You are using an older browser version. Please use a supported version for the best MSN experience.

How to throw a kids birthday party in the age of isolation

Evening Standard logo Evening Standard 6 days ago Laura Hampson
a little girl holding a toy © Provided by Evening Standard

As the UK government orders people to stay inside their homes in an effort to slow the spread of the highly infectious coronavirus, children's birthday parties have suddenly become a no-go.

“We went from doing 200 parties a month, to zero,” Tommy Balaam, founder of children’s entertainment company Captain Fantastic tells the Standard.

“I’ve got six people on staff and 40 contractors as well as six franchises and they’ve got no work. What’s really sad is that January was the best January we’ve ever had and we were like, ‘2020 is our year! We’re going to have a great year.’ And then March hit…”

Gallery: 25 activities you can do with children at home [Photos]

Thankfully, we live in a digital era. Over the past week, Balaam and his team at Captain Fantastic have harnessed the power of the internet and taken its parties online, so parents can have entertainers beamed in if need be. The team also hosted a 24-hour live children’s party over the weekend and are hosting a number of free events on their website and Facebook page in the coming weeks.

If your child’s birthday is coming up, Balaam says it’s best to explain why their party will be more intimate than normal. “Explain that we’re trying to isolate ourselves a little bit so that we don’t make others sick," he says. "Then try to make it as an engaging day as possible.”

One thing Balaam says to remember is that kids will appreciate being able to spend more time with their parents: “You ask parents, ‘if you could have anyone over for dinner, who would you sit with?’ They say Einstein or football heroes but when you ask children who they would sit with, they say 'mum and dad'.

“They’re going to be spending all of this time with their parents, the people they love the most. For them, that’s a good thing. You want to have that fun and that joy with your children, and this is the perfect time to do so.”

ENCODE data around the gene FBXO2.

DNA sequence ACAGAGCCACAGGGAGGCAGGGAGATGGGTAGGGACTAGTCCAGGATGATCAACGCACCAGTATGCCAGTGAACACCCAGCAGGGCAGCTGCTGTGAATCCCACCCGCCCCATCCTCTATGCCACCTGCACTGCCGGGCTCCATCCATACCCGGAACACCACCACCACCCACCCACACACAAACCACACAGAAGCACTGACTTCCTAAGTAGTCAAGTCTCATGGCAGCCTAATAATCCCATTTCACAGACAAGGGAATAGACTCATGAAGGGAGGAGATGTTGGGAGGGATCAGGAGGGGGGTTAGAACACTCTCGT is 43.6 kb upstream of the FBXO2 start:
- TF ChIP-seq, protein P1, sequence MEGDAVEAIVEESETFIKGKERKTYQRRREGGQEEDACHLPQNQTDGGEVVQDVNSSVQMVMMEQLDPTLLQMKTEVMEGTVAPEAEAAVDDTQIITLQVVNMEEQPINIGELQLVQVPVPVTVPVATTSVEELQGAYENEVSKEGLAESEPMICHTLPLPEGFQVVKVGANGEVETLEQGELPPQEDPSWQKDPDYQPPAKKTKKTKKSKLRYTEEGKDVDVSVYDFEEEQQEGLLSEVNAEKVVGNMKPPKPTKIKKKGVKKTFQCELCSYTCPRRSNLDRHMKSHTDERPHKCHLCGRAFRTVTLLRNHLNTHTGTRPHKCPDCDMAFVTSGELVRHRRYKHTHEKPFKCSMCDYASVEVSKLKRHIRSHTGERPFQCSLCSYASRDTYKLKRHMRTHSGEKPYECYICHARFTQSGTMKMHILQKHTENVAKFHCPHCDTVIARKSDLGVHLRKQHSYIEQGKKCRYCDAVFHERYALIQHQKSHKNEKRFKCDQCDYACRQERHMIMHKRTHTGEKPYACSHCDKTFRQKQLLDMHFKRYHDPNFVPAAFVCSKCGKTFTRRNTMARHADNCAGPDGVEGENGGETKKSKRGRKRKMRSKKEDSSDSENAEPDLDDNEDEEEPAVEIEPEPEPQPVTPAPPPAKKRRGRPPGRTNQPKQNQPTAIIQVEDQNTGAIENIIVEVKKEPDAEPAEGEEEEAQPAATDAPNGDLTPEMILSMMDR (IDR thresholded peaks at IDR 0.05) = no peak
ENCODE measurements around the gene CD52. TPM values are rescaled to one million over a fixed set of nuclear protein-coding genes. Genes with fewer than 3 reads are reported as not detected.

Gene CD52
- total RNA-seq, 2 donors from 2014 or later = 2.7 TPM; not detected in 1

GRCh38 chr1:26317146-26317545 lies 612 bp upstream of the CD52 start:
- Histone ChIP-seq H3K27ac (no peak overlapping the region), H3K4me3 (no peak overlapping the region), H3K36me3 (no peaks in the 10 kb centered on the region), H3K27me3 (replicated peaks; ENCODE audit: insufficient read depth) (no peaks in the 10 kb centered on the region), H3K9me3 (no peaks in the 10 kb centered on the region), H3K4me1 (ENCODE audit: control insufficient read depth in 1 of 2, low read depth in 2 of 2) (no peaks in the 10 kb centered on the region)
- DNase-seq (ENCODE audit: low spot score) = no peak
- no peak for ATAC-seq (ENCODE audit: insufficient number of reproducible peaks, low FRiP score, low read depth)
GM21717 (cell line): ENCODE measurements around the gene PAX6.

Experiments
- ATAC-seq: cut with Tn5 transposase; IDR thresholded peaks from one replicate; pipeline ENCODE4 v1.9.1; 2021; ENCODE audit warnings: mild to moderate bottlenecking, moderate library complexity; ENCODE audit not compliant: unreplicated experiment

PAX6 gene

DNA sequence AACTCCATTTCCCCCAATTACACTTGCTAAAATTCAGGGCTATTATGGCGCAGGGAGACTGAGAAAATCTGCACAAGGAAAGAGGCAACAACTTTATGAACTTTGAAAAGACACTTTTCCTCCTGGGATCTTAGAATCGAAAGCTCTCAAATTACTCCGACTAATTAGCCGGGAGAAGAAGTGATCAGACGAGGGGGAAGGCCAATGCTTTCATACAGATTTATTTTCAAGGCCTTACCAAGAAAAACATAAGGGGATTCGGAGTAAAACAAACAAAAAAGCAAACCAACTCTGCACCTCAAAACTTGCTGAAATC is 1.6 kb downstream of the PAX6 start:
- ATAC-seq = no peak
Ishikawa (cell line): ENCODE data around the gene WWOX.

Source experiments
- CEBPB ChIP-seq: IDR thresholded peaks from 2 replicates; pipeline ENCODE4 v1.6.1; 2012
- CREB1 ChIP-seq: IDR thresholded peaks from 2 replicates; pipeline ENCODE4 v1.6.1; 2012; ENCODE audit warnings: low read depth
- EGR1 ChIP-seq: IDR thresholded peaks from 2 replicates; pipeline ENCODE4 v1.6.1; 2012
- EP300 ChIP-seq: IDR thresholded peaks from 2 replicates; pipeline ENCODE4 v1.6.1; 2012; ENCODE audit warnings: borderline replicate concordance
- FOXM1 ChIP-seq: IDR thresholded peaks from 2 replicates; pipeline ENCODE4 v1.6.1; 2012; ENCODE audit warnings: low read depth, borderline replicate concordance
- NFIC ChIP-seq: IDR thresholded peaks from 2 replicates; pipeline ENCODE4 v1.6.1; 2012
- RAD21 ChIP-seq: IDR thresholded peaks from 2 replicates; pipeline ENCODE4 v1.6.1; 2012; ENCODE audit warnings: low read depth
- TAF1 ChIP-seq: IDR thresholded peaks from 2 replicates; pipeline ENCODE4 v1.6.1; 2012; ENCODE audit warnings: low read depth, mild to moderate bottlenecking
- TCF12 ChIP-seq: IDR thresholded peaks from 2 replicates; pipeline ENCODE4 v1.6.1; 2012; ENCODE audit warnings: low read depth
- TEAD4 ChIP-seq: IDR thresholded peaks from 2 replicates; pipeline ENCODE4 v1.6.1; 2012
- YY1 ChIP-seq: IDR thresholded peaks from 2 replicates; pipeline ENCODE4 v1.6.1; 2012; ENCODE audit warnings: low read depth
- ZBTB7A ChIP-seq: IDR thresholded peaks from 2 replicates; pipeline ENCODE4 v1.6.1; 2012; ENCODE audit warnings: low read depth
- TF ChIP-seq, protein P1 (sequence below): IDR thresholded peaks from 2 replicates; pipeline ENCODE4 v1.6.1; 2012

Balaam’s top tips for organising a kid’s birthday party isolation-style

Prepare the decorations

“Firstly, prepare. If you want to buy balloons, buy them now. If your child has a party coming up in the next couple of months and you want to decorate, it’s best to get supplies as soon as you can.”

Bake food ahead of time and bake the cake together

Getty © Getty Getty

“Prepare what food you want to do to make it special. You can do these in advance, things that last like chocolate cornflake clusters. Make the birthday cake together, too. We need to go back to simple recipes, use what’s in our cupboard. Get involved with that cake, you only need flour, eggs and butter usually but make baking the cake part of the party. Even if it tastes horrible, it’s a memory that they will have and they can laugh about it.”

Make costumes from the clothes in your cupboard

“Get involved. You can go to the cupboard and make costumes and the parents can wear costumes to the party as well to make the kids feel special.”

Make the most of online resources

“Look into online resources too. Online kids parties are available on Captain Fantastic. If you want to beam someone in we offer magic shows online.”

Get their friends and grandparents to Skype in

Getty © Getty Getty

“It’s important for the kids to talk to their friends on their birthday as well, even if it’s just a ‘happy birthday’. Text all the mums and let them know it’s your kid’s birthday and could their kids Skype in or send over a card. That will make them feel special.”

Plan some kids games to play

“There’s loads of resources online for games. You can play musical chairs, pass the parcel, or do a talent show where the parents get involved too. If you’ve got lots of lego, you can set lego challenges to see who can make what in a set time period.”

AdChoices
AdChoices

More from Evening Standard

image beaconimage beaconimage beacon